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The Confidence of Knowing Yourself

Posted by | March 3, 2015 | Advice, Career

Via LinkedIn : I can remember a moment early in my career when I felt like I was on the edge of a precipice. I had been asked to take on a huge project; I didn’t have experience with this particular challenge and it certainly was not part of my job description. I felt overwhelmed. When I admitted that I didn’t know how to proceed, the advice I received from my manager was critical: “I have the confidence that you will figure it out.” It did two things: first, I felt empowered knowing that others believed in me and, second, it acknowledged that there is no black and white answer, no singular piece of advice I was missing, no right or wrong path.

At the time, I was very lucky. I had an encouraging manager who coached me to jump into the deep end and trust myself to swim. Unfortunately, you won’t always have that external reassurance and it’s important to build the internal resilience to remind yourself: “I am confident that I can find my way.”

Today, disruptive forces are pervasive. Demands for transparency and improved customer experience are driving change across social, economic and governmental conventions. In business, industry lines are blurring and traditional growth areas are being upended like we’ve never seen before. For example, consumer and design-oriented companies like Apple are successfully launching payments capabilities, and brand new business models like Uber and Airbnb are changing the way we transact and interact on a peer-to-peer level.

While extremely exciting, the new dynamics of our professional and personal lives require us to think about our skills, relationships and goals in different ways. It is increasingly likely that we will find ourselves in an unknown situation, at the edge of a precipice where we’ll need to listen to our intuition. Here are some ways to think about how to refine that inner voice, and cultivate self-support:

Be bold. Operate from your strengths. Be willing to jump into the deep end a few times. Our world is increasingly undefined, broad and evolving; people are more mobile in life and jobs than ever before. It is an amazing time to be bold. All too often, we look for reasons why we aren’t qualified to do something, or we self-impose limitations.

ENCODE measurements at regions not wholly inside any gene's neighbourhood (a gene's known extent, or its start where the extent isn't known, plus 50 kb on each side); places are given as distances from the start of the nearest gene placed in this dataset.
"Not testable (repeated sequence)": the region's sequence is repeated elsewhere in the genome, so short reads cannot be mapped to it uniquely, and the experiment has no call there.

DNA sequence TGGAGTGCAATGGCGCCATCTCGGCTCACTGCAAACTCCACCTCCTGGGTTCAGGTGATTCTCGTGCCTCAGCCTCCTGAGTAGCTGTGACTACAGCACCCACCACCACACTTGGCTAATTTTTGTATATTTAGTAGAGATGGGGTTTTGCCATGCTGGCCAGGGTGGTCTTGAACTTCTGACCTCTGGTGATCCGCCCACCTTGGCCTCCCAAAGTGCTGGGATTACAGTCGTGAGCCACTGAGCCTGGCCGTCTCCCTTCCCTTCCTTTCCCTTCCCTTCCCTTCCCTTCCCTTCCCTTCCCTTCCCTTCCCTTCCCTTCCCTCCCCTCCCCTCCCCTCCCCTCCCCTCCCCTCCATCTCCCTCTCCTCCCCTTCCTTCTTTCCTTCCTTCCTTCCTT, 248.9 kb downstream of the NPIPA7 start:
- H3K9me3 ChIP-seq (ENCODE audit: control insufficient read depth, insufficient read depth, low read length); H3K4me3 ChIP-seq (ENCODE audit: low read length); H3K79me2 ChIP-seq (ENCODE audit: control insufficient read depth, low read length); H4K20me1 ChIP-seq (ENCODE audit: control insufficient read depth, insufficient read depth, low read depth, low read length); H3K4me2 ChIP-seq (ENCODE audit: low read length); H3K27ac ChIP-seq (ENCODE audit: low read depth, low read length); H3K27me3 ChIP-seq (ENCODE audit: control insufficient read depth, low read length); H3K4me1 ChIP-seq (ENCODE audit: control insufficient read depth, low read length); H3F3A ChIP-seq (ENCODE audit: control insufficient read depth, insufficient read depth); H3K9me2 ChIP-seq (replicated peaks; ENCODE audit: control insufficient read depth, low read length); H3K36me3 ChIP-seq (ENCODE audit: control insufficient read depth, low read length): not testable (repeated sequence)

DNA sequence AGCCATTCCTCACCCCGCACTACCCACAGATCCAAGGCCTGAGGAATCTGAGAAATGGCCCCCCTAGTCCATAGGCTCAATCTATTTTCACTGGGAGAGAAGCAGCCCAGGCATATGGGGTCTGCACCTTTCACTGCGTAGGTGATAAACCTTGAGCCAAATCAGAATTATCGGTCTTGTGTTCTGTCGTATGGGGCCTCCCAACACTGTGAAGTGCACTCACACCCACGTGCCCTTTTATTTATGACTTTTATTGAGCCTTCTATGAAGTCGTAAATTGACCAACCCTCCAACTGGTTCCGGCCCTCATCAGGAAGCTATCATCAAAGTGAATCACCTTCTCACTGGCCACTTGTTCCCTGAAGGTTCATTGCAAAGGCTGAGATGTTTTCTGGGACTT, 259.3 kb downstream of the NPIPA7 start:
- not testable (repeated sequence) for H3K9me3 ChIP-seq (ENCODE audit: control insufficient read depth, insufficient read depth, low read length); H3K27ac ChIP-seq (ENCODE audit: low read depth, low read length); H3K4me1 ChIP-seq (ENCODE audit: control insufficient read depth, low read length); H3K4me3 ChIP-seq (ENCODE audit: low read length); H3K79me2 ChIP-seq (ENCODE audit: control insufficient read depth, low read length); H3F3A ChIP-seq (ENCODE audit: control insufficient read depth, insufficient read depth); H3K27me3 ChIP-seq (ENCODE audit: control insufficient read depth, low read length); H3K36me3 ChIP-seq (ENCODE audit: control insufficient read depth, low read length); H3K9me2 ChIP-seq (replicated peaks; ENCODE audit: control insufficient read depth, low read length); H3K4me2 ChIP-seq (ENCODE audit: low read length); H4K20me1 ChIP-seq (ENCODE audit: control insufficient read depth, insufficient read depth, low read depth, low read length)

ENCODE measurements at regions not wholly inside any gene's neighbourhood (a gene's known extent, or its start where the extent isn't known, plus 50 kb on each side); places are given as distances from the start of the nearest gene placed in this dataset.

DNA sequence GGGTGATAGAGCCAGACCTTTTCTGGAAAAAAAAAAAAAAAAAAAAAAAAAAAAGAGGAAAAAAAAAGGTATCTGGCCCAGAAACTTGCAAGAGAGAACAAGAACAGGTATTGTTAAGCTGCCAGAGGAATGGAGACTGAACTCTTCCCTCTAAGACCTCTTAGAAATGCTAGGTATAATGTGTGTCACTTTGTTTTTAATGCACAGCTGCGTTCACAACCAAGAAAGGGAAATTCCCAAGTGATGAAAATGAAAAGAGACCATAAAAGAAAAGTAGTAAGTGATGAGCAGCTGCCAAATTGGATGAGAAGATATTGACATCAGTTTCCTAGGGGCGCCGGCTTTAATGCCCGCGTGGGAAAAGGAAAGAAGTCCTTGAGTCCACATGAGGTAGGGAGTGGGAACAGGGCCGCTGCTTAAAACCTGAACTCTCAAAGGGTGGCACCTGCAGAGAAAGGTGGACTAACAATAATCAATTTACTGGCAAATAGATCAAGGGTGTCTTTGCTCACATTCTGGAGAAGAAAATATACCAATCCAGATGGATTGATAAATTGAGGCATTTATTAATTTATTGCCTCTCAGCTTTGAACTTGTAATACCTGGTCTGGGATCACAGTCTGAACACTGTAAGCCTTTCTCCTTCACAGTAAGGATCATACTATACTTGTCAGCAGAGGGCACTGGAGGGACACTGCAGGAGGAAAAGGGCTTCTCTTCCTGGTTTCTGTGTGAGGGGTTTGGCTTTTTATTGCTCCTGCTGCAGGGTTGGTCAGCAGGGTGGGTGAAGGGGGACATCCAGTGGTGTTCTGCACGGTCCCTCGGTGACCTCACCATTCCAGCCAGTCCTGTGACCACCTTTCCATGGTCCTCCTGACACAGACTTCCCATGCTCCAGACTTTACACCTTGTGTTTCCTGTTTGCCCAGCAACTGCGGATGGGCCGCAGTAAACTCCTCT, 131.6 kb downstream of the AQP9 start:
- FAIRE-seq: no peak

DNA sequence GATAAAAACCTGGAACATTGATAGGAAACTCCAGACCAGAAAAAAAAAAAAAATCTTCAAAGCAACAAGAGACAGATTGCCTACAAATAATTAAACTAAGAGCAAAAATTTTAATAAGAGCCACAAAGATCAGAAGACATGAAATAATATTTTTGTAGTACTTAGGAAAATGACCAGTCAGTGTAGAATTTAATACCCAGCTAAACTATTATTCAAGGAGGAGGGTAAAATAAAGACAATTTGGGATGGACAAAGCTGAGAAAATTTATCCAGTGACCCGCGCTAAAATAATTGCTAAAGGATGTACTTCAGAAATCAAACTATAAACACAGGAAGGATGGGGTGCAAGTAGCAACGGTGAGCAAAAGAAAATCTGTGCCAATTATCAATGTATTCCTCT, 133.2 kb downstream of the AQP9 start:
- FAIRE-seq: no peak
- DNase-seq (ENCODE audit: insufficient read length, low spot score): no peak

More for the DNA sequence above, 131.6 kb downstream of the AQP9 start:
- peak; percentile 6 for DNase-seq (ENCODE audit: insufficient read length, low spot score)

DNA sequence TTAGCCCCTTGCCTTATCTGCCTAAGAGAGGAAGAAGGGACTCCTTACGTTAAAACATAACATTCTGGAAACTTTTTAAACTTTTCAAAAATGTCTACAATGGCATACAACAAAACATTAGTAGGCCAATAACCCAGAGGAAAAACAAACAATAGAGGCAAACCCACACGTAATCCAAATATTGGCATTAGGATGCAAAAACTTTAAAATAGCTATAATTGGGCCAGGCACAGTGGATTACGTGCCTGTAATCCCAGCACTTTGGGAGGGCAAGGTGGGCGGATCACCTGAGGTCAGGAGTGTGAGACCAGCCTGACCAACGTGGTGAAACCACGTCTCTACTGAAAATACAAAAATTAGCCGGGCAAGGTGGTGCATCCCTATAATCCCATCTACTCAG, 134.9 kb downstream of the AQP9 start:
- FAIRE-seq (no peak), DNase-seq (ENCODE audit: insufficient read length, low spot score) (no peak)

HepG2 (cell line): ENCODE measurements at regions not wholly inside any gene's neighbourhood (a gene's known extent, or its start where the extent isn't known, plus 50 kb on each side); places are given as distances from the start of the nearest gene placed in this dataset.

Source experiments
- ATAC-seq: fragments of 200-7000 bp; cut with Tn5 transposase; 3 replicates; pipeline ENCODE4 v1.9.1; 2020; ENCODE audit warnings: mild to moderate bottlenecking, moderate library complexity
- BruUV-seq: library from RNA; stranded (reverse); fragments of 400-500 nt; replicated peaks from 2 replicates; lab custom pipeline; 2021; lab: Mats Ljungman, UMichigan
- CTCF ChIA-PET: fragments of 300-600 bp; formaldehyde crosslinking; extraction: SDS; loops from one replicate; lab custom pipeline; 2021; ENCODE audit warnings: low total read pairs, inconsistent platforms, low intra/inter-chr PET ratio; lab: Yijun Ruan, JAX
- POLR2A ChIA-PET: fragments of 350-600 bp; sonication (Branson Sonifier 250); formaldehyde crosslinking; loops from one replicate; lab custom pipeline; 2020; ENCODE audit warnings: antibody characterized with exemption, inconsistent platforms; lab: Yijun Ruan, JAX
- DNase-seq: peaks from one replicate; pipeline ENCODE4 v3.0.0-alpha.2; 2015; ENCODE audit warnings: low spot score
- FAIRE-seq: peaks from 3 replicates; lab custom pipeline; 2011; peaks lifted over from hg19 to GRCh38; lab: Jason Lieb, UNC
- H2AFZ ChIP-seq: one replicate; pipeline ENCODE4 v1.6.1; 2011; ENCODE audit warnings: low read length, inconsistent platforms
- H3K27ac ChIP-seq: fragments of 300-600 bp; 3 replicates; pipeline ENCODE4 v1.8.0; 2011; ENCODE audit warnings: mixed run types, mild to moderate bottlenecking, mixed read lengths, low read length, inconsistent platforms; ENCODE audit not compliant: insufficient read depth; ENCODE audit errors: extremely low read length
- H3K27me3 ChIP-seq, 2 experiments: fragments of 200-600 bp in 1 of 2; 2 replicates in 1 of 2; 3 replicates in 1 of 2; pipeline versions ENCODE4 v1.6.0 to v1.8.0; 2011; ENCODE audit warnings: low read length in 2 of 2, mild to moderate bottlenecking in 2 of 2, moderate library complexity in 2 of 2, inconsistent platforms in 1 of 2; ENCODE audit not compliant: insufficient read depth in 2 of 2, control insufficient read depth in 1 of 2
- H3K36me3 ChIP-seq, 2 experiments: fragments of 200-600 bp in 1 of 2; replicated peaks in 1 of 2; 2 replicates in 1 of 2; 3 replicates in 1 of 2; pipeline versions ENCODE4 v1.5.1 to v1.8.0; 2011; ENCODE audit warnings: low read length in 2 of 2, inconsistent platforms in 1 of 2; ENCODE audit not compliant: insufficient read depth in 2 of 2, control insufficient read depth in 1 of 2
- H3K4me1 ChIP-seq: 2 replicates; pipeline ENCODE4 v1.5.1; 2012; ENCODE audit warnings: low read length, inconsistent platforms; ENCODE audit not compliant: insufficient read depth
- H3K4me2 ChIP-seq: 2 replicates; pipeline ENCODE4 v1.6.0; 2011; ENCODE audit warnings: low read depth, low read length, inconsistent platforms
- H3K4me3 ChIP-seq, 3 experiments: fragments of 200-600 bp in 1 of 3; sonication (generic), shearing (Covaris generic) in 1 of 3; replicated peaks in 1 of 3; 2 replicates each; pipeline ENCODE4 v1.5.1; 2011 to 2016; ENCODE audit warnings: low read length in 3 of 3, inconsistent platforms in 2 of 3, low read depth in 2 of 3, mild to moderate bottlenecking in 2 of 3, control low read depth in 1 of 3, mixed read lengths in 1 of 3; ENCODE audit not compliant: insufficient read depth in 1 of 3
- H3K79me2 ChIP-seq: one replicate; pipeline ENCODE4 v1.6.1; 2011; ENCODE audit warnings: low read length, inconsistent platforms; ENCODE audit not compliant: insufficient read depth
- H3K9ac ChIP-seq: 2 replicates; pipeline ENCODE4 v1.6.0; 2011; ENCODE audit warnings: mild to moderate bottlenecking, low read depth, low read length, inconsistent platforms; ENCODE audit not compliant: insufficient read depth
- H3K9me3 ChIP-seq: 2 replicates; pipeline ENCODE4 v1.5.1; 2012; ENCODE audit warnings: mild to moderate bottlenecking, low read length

For example, today’s sharing economy didn’t exist a decade ago – and it’s tapping into unmet and previously unarticulated demand. New possibilities are all around us. They require new thinkers, new skill sets and new ambitions. I encourage you to take a leap and participate in the opportunities around you.

Think “horizontally.” I talked about this in a recent Fortune.com piece (for.tn/17eq8yI) focused on millennials entering the workforce. Most important: don’t pigeonhole yourself or be limited by what you’ve done previously or what you studied in school. What are your broader capabilities? For example, do you thrive in social situations? Do you like science, creating and testing hypotheses, or do you enjoy teaching? Broad identifiers will help you break out of personal and professional boxes. Think differently about your interests and core competencies, and you will learn about yourself, develop creative solutions and navigate your own path; it is a continuum.

Build a robust network. It isn’t always easy to have confidence and to feel supported, especially in a rapidly evolving landscape where change is more likely than stability. In order to seek new perspectives, surround yourself with a deep network of friends, allies, colleagues and role models. Seek diverse perspectives and insights.

Need a jumpstart to build out your network? I know someone who does three things every week: 1) introduces himself to someone new, 2) reengages with someone he hasn’t heard from in a while and 3) offers his support or answers a question from someone in need. It isn’t enough to make the connections, you have to add value to your network – and ensure it is adding value to others.

Don’t burn out. It’s essential that you cultivate time for yourself and not let yourself burn out. Today, we’re always on, and boundaries are permeable. Work hard to create the balance you need in order to thrive. Your network is both a professional and personal support system – the further you reach and the more you listen and absorb, the more astute you will be at recognizing when you’re pushing too far.It’s important to pause and listen to your intuition and personal well-being – this is a central part of being a great leader. Assess. Reflect. Meditate.

Whatever stage of life you may be approaching, whether leaving home for the first time, entering the job market, or switching careers, remember to be confident that you will find your path. This tidbit has served me well, and I hope it will do the same for you.

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